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- DescriptionGreeks wrote mostly on papyrus, but the Romans wrote solemn religious, public and legal documents on wooden tablets often coated with wax. This book investigates the historical significance of this resonant form of writing; its power to order the human realm and cosmos and to make documents efficacious; its role in court; the uneven spread - an aspect of Romanization - of this Roman form outside Italy, as provincials made different guesses as to what would please their Roman overlords; and its influence on the evolution of Roman law. An historical epoch of Roman legal transactions without writing is revealed as a juristic myth of origins. Roman legal documents on tablets are the ancestors of today's dispositive legal documents - the document as the act itself. In a world where kwledge of the Roman law was scarce - and enforcers scarcer - the Roman law drew its authority from a wider world of belief.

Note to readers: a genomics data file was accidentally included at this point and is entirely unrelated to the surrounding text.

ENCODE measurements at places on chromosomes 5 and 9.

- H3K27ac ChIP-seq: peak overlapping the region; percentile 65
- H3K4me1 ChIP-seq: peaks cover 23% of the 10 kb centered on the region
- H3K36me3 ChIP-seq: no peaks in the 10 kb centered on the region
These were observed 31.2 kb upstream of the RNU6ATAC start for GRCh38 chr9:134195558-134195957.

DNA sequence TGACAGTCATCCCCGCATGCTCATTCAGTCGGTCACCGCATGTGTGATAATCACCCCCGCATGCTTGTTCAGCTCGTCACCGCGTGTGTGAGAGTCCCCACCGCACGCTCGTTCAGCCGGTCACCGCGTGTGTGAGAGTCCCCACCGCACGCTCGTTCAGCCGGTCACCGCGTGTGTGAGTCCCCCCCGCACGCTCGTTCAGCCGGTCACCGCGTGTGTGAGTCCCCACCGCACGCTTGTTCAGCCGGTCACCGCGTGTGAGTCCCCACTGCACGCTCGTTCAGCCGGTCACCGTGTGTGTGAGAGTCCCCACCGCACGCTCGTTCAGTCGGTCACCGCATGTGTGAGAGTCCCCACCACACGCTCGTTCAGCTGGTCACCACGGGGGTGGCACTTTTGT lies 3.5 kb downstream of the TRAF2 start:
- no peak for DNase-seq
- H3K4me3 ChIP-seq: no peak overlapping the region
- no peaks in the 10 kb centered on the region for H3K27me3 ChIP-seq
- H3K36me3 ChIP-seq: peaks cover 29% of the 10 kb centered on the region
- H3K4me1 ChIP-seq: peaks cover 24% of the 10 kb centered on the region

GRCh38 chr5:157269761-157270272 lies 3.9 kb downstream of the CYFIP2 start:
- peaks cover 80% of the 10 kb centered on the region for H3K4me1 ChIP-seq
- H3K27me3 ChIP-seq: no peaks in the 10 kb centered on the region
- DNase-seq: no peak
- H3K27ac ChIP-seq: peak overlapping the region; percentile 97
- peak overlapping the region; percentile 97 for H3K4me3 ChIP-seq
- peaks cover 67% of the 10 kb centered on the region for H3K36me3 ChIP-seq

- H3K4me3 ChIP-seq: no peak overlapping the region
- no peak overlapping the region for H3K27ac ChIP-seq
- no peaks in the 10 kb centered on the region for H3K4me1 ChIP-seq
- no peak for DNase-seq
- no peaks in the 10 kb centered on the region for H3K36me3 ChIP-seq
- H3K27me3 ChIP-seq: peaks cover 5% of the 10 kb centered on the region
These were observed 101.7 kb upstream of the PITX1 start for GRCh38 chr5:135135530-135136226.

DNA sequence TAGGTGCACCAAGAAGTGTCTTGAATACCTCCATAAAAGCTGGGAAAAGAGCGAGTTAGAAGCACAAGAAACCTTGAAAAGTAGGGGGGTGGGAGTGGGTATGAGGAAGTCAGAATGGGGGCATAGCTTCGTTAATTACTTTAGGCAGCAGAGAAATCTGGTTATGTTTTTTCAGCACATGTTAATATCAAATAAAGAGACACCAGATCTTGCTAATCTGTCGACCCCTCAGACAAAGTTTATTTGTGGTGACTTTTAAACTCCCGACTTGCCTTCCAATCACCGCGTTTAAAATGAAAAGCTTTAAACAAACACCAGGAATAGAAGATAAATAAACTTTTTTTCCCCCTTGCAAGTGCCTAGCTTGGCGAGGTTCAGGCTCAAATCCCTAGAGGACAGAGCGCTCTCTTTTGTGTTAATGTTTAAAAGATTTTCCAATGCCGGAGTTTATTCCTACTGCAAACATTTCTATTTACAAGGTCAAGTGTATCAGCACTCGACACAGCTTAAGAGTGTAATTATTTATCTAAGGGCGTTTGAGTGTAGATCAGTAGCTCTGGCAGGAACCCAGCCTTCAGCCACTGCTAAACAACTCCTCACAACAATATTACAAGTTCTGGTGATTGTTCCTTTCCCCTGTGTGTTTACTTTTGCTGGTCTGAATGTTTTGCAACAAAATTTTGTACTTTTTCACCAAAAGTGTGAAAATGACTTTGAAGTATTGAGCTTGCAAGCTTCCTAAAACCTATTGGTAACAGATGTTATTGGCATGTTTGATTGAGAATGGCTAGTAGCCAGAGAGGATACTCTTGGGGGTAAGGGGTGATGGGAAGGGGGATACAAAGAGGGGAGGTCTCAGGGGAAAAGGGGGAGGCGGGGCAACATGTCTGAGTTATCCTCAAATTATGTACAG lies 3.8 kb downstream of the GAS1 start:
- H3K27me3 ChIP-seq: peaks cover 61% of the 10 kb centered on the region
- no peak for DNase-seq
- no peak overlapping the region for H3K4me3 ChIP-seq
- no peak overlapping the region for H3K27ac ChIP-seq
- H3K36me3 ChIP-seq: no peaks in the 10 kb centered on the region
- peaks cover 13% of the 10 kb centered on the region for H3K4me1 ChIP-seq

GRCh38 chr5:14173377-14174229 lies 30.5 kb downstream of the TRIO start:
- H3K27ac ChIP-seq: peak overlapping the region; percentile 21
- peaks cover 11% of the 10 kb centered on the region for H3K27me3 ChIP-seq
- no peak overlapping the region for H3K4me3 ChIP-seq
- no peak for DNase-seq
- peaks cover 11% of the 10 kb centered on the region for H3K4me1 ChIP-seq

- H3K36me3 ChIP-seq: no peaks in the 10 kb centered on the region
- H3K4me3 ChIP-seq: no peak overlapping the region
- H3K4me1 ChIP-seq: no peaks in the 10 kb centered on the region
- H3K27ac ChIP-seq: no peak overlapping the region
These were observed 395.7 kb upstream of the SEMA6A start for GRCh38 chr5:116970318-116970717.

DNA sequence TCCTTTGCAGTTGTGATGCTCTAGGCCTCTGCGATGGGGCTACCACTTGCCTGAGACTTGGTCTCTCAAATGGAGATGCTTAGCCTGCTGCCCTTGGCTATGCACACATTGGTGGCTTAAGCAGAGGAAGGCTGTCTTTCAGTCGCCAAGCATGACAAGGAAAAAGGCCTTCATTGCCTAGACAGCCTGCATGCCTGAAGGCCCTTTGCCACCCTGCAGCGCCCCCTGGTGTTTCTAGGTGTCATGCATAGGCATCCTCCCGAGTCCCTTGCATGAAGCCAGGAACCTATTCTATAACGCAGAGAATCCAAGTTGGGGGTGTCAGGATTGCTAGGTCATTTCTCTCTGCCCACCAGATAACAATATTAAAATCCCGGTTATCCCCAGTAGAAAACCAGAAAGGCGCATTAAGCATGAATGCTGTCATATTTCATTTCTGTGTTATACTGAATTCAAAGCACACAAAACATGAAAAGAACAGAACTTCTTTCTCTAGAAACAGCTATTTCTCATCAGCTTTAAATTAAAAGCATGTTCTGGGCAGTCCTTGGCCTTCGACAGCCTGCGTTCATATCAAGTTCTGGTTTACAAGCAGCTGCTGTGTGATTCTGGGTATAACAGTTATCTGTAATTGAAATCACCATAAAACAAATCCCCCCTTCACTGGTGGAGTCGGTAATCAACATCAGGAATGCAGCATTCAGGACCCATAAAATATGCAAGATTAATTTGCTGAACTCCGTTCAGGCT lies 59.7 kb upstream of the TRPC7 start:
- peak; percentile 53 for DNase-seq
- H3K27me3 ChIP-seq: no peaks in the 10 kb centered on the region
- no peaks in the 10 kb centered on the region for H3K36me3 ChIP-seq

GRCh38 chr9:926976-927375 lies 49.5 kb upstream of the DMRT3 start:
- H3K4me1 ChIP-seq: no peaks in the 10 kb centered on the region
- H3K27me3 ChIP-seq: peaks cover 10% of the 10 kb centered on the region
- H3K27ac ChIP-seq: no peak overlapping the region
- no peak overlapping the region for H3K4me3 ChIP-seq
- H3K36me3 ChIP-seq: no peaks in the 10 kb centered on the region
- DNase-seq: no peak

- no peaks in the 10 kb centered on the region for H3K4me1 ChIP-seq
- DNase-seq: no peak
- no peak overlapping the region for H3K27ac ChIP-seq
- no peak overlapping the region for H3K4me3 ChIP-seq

- Author BiographyElizabeth A. Meyer is Associate Professor of History at the University of Virginia and has published articles on Roman history and epigraphy in several major journals.
- Author(s)Elizabeth A. Meyer
- PublisherCambridge University Press
- Date of Publication12/02/2004
- SubjectAncient History
- Place of PublicationCambridge
- Country of PublicationUnited Kingdom
- ImprintCambridge University Press
- Content Note9 figures
- Weight720 g
- Width152 mm
- Height228 mm
- Spine25 mm
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